Plan, Prepare and Protect yourself from other drivers
Driving should be looked upon as an enjoyable and stimulating challenge to both mind and body. As the Methodist subtheme says “Caring for the body, mind and soul ….” When done safely, it can be one of the most delightful pastimes, even in this COVID-19 pandemic. However, when done recklessly and without regard for other drivers, it can be a nightmare.
“If the driver is both physically and mentally able to fulfil his end of the partnership, the motor vehicle will in turn give its best effort,” says Dr Andrew Burton. According to Auto Mechanic Kurt Harding, many persons tend to oversimplify the job, interpreting the role of the driver as one involving elementary movements of the ignition, switch, throttle, steering wheel, pedals. “What is generally ignored is that there is a right and a wrong way to make these movements,” says Kurt Harding. “And that the wrong manipulation of these controls can have a serious effect on the defensive-driving process,” adds Harding.
Every driver should carry out a pre-trip inspection or what is colloquially known as the ‘walk-around’ check. This includes checking: tyres, headlight, indicators, petrol needle, horn, windshield wipers, oil, coolant, battery. Also, the driver should make sure he has his clean mask in hand, plus an extra mask, sanitiser, paper towel, antibacterial wipes.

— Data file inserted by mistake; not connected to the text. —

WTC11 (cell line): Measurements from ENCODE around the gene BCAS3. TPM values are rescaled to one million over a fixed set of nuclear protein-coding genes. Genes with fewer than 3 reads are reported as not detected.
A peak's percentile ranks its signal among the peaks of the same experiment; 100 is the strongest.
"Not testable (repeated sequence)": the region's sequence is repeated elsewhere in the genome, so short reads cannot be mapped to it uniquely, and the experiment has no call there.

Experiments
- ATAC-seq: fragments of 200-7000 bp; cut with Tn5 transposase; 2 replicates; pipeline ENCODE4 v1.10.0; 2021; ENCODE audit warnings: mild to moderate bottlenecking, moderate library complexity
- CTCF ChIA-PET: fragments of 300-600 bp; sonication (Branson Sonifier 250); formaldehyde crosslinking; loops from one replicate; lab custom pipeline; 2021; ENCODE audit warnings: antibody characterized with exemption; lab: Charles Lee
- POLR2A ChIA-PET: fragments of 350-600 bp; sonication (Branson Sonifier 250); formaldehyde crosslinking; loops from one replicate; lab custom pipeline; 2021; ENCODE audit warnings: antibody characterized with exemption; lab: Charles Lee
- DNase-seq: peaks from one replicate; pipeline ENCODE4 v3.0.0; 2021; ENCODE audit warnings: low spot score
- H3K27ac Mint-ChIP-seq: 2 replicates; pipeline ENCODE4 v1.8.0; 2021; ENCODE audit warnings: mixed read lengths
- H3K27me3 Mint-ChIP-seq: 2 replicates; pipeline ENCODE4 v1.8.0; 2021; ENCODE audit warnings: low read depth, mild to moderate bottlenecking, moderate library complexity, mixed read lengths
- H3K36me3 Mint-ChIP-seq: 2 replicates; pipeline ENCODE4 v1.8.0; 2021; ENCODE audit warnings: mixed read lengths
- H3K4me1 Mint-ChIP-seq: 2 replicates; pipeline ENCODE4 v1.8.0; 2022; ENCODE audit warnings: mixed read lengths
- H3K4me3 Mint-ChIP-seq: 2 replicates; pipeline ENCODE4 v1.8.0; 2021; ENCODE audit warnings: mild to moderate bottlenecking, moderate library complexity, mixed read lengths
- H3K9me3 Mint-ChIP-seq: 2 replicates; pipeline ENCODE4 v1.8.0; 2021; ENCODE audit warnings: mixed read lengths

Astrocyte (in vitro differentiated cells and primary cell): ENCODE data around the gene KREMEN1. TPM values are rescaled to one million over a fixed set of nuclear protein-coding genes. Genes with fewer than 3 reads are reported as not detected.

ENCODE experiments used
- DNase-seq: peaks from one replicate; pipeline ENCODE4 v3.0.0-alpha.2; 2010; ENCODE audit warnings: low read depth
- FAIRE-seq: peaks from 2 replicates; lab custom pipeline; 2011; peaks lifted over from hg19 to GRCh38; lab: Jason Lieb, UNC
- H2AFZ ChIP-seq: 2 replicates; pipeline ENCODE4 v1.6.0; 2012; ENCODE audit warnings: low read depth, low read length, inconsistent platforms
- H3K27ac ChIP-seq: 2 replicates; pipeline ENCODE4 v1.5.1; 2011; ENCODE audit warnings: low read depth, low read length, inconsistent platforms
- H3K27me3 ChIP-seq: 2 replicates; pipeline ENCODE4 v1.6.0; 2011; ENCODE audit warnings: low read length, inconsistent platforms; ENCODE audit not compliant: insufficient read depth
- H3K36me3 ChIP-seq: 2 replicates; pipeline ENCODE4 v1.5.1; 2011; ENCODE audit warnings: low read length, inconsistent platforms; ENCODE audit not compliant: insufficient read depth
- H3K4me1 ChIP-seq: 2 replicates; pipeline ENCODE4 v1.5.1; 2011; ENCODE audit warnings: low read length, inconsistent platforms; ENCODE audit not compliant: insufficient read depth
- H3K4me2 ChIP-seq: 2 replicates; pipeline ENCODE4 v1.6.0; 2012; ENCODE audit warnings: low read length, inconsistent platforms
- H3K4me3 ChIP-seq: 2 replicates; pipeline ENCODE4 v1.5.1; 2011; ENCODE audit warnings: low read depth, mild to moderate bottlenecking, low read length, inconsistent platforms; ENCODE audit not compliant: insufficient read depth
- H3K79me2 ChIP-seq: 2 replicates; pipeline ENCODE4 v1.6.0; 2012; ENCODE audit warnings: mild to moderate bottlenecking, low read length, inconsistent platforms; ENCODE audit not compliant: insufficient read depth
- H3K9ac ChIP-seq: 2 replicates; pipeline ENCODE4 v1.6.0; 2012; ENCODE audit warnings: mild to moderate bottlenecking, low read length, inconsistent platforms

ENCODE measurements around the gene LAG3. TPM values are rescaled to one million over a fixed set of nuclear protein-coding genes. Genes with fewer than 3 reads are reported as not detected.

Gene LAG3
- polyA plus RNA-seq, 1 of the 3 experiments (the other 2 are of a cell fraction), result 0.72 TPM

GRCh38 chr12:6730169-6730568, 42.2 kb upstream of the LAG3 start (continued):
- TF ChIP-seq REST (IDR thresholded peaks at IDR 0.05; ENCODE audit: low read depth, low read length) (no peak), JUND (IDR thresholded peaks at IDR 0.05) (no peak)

Here is checklist before starting to drive:
1. Ensure that all windows are clean and there is nothing blocking your vision.
2. Adjust the seat so you can reach all pedals and controls easily.
3. Adjust the inside and outside rear-view mirrors.
4. Fasten safety belts and shoulder harness so that they are firm and comfortable.
5. Make sure the car is in park or neutral gear and the parking brake is set.
After all these pointers are carried out, and in order to reduce the risk of the coronavirus infection and other flu-like symptoms, follow safety protocols. This includes washing hands with soap and water, avoiding touching eyes, nose and mouth with unwashed hands.
Now you are ready to drive. Get comfortable behind the wheel. Keep a good posture. With hands sanitised and mask on, make sure that your path is clear, start the car and be ready to roll. Here are some common behaviours that frustrate other drivers.
• Eating while driving.
• Driving too fast.
• Driving too slow.
• Failure to yield.
• Lane blocking.
• Cutting off.
• Use of cellphone in traffic.
• Intentionally blocking traffic with vehicle
Now, here is how to avoid being victimised by other drivers.
1. Yield to any motor vehicle that attempts to overtake.
2. Allow a tail-gator to pass.
3. Keep your eyes as much as possible on the road.
4. Never return gestures or engage in a verbal argument with another driver.
5. Drive at a safe following speed.
6. Showing a reaction to an aggressive driver.
7. Use high beams appropriately.